Judging Newsweek by its current incarnation is like judging a man’s life after visiting him in the Alzheimer’s ward. The Newsweek of today is a pale imitation of the magazine I grew up with in the 70’s and early 80’s, and it played an important role in that era’s media environment.
Back then, there was no Internet, CNN had just started, and you couldn’t get the New York Times outside of New York. The local paper was dull and mediocre, and TV news was a quick half hour. When something big happened, Newsweek would have a well-sourced summary of the event, usually from an angle that wasn’t covered in any other publication. Their major coverage was always accompanied by good color photos and quality infographics. For most of us in middle America, Newsweek was as good as it got, and it wasn’t half bad.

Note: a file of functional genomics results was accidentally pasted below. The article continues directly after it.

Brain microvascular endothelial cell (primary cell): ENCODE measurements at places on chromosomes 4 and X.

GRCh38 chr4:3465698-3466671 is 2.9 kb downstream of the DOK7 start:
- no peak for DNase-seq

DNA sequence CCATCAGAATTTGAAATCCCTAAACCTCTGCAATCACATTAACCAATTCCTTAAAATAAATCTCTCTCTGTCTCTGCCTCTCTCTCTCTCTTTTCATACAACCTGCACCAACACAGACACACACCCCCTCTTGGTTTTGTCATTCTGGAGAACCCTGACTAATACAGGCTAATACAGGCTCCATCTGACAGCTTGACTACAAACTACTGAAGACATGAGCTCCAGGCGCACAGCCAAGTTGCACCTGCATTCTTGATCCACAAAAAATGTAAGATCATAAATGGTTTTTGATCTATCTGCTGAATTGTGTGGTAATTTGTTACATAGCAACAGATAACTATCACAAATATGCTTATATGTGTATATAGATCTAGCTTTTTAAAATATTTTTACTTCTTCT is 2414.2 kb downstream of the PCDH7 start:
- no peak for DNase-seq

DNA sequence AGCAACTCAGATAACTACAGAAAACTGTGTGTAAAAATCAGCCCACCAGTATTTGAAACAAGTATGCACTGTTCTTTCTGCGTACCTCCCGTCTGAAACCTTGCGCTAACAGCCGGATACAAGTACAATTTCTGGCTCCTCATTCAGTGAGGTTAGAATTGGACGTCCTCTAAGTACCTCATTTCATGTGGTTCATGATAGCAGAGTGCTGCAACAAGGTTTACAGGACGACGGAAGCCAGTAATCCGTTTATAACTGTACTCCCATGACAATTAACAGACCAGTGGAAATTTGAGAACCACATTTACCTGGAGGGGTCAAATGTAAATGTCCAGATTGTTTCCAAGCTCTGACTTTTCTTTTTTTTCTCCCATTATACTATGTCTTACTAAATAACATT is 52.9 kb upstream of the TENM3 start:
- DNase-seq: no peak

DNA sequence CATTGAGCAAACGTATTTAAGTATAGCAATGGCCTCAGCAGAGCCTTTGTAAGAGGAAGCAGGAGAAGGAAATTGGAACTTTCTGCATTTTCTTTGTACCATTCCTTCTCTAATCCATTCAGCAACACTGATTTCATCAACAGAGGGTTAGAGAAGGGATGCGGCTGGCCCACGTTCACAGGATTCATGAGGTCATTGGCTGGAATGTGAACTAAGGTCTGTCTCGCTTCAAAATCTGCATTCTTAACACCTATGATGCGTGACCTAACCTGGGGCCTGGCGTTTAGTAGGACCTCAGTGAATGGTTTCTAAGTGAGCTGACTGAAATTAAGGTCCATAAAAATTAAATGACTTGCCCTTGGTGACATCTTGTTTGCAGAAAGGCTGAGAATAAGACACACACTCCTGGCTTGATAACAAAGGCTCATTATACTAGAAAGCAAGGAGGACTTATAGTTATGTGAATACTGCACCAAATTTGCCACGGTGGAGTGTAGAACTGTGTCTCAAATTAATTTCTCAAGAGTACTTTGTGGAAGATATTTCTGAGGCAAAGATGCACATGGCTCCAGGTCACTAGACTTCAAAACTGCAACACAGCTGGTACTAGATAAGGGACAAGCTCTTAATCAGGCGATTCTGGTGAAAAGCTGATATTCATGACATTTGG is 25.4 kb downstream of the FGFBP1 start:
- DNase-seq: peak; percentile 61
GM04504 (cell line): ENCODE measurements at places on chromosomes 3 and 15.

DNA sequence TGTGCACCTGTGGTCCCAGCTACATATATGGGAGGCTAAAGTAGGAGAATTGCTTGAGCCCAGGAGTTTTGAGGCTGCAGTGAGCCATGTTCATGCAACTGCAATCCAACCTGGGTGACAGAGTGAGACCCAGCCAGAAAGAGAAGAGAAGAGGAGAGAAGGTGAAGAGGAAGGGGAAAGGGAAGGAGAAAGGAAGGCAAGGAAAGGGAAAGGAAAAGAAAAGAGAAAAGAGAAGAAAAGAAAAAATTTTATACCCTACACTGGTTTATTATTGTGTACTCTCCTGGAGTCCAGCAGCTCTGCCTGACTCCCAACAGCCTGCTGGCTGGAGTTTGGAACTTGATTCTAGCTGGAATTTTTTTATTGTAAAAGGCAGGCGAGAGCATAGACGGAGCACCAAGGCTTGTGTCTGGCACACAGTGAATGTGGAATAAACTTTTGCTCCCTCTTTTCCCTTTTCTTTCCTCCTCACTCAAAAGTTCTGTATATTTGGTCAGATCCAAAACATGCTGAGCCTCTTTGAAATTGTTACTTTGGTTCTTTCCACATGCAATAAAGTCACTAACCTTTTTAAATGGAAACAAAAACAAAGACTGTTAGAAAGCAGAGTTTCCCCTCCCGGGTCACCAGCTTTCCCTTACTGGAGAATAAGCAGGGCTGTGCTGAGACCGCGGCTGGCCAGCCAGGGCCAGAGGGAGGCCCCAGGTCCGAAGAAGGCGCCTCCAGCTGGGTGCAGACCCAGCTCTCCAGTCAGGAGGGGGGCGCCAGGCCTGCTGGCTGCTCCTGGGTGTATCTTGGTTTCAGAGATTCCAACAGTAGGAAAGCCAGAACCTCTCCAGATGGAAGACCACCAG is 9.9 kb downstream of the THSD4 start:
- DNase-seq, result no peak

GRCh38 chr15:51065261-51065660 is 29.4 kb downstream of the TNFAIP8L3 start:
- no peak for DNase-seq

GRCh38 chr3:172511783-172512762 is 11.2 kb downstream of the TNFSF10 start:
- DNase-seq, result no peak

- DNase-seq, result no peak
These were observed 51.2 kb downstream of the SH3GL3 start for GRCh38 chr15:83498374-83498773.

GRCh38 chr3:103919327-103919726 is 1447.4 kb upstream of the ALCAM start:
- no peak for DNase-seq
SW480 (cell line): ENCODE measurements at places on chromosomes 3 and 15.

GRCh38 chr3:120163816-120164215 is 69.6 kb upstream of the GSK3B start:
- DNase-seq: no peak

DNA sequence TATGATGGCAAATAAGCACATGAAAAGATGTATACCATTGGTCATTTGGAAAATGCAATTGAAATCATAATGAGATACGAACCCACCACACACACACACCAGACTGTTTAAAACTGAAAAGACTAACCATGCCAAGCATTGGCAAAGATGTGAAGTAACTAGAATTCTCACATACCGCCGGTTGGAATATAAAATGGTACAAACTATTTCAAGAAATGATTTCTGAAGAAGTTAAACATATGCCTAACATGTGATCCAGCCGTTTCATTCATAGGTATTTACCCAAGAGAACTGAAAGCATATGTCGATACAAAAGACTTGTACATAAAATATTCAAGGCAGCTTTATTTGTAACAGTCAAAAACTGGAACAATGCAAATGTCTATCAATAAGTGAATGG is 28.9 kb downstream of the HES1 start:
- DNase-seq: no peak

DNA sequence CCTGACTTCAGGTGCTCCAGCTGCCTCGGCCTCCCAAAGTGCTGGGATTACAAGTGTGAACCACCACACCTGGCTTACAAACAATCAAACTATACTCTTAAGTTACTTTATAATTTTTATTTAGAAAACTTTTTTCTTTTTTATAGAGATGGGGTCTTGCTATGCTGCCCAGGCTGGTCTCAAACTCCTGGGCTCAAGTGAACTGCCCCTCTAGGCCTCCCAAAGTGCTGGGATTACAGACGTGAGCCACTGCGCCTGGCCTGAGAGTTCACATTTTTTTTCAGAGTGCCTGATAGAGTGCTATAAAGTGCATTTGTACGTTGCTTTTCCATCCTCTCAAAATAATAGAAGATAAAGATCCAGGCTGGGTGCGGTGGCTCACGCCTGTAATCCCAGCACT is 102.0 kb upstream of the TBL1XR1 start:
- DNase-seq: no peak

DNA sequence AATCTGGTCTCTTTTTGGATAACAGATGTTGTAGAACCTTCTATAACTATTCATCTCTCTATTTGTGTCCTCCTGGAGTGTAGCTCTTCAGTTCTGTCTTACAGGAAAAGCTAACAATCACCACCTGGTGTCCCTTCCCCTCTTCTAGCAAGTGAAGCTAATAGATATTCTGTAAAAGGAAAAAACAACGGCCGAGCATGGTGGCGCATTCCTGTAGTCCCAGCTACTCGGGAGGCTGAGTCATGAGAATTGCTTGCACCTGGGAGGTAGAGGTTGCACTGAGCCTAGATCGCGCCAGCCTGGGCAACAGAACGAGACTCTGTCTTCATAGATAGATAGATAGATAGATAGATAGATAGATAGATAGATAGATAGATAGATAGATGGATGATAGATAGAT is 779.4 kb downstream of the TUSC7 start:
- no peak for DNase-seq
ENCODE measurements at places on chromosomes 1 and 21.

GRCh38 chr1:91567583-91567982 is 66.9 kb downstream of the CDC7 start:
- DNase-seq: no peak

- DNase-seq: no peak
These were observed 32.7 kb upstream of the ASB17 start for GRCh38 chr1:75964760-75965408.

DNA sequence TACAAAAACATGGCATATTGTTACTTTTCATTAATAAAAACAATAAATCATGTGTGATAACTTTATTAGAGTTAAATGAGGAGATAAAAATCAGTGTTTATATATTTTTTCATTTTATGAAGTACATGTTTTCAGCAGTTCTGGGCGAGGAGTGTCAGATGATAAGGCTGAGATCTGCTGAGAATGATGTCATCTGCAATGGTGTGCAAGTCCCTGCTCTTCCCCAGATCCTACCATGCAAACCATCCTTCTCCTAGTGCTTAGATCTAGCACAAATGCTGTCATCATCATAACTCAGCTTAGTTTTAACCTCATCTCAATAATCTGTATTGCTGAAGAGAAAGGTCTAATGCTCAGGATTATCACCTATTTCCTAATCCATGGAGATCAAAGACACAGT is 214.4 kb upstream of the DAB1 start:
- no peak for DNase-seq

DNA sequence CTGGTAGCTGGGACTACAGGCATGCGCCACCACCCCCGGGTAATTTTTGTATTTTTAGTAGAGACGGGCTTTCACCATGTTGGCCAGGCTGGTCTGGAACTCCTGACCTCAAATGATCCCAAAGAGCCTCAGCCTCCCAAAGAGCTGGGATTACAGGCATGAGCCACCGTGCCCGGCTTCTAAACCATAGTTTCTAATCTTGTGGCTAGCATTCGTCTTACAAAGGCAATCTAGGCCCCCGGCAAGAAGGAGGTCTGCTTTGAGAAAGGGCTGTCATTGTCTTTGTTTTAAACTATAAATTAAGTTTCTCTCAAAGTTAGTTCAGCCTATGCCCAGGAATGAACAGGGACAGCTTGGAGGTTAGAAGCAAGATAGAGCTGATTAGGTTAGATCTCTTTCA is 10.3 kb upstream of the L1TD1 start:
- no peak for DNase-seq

Of course, outside of the major news story, Newsweek was mediocre at best. The thumbsucker pieces (“Is God Dead?”), the bad opinion columnists, and the laughable arts section have been beaten to death elsewhere. The only defense I’ll offer is that the Newsweek of old used those crappy think pieces as filler when there wasn’t a major event to cover. Today’s Newsweek seems to revel in churning out that crap.
The reason Newsweek comes to mind today is this story in the Post. It’s a first-person account of the collapse of the Deepwater Horizon drilling rig, and it’s the kind of story that would have been featured in Newsweek. Today, we take a story like that for granted. A few decades ago, Newsweek was one of the few places where the vast majority of Americans would be able to get that kind of angle on an important national event.